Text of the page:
And I’m hungry again.

When people ask about our time in Japan, the topic of food always comes up. I figured it deserved its own album. Octopus anybody?
This picture was taken a few moments before the previous picture. Octopus on a stick street meat, delicious!
There are so many strange and wonderful foods in Japan I really struggled choosing photos (we have hundreds). How about some pancakes in a container to go? Complete with Maple Syrup and butter.
The Maple Syrup is on the right, you tip it into the larger portion and BAMM, pancakes on the run for your busy day!
One of the problems with eating in Japan is that unlike this restaurant, most did not have any English at all which would make ordering food very challenging. In the rare instance there was an English menu, it was usually poorly written and hard to understand.
Although there are some pretty good tools for translating Japanese menus (like Google translate), they didn’t always work. We were trying to understand what the server at the restaurant was saying to us. Hopefully this is wrong.
Fortunately for us, many places have little plastic versions of their food on display at the front of the restaurant. You could point, grunt and gesture in hopes of getting what you wanted. I’m told you can actually book a tour of the plastic food factory (seriously).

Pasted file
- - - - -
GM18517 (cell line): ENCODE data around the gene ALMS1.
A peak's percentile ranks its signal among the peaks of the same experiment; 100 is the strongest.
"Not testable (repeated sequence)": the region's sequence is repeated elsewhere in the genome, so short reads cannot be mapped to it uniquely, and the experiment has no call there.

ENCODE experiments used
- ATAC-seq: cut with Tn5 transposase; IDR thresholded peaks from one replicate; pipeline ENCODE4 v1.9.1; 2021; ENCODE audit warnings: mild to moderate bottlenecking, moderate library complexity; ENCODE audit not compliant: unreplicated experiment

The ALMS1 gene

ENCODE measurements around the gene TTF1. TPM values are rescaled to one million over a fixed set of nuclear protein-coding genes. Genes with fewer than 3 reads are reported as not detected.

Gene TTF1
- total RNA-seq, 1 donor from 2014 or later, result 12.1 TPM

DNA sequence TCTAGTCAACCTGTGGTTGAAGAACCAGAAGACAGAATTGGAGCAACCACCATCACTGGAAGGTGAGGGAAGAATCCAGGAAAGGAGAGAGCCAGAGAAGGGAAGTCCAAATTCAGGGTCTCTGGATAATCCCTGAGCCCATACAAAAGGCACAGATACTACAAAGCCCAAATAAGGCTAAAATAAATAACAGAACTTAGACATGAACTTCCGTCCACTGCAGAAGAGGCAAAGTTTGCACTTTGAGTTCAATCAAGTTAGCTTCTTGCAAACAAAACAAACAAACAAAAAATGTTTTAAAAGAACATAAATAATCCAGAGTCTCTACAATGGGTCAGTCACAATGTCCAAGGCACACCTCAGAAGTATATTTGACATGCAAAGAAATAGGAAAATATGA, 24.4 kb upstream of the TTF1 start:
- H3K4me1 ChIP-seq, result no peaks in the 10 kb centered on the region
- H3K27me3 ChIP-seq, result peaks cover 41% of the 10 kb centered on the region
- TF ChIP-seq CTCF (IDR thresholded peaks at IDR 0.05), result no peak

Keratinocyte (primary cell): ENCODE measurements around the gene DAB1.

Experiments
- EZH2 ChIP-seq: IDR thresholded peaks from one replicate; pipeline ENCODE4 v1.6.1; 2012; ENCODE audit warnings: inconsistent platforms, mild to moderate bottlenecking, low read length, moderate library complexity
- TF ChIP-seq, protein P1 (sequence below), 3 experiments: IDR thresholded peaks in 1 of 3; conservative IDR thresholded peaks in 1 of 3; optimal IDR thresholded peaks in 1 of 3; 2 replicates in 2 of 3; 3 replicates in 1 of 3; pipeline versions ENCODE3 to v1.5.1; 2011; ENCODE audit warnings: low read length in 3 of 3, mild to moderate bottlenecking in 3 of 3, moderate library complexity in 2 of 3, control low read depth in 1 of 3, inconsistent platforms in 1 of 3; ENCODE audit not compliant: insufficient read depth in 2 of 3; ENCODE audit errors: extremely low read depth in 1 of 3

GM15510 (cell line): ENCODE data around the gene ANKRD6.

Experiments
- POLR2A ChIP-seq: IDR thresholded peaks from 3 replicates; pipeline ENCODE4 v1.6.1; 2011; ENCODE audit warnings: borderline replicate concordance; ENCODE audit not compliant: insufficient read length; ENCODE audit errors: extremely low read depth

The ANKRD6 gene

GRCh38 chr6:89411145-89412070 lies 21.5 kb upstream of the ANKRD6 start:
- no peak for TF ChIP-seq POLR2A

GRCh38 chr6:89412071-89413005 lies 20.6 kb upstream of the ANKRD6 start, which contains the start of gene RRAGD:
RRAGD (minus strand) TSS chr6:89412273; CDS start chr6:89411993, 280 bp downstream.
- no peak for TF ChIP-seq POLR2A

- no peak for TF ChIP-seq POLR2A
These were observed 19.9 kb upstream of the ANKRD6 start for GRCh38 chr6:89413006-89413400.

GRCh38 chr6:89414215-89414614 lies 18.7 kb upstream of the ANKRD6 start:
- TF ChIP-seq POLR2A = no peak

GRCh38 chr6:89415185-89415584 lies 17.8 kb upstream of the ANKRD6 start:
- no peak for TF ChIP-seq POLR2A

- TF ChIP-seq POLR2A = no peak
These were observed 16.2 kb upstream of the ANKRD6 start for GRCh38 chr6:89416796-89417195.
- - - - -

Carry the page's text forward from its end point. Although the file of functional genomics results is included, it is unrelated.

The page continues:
It was also fairly common to order your food from a vending machine. The machine would be located at the front of the restaurant where you would push buttons and deposit money. It would give you a ticket you take inside and exchange for your food. This bowl was purchased at a vending machine restaurant.
At the same vending machine restaurant both B-ri and I pushed the button for what we were sure was a little plastic beer. It turns out it was a nice big glass of whiskey; that was an interesting night.
On the topic of vending machines, they are everywhere in Japan. They have both cold and hot drinks. Sian isn’t impressed with her selection, which of course she had no idea what she had selected.
One of the most commonly available vending machine drinks was Pocari Sweat, the Ion Supply drink. You can see on the label that Pocari is similar in density to human body fluid. How can you go wrong with that?
You can even find beer vending machines, talk about convenience!
Speaking of convenience (slick segue there); the 7-11’s in Japan carry a wide variety of food you can quickly pickup. The selection is significantly better than in North America. All the food in this picture is from a small convenience store.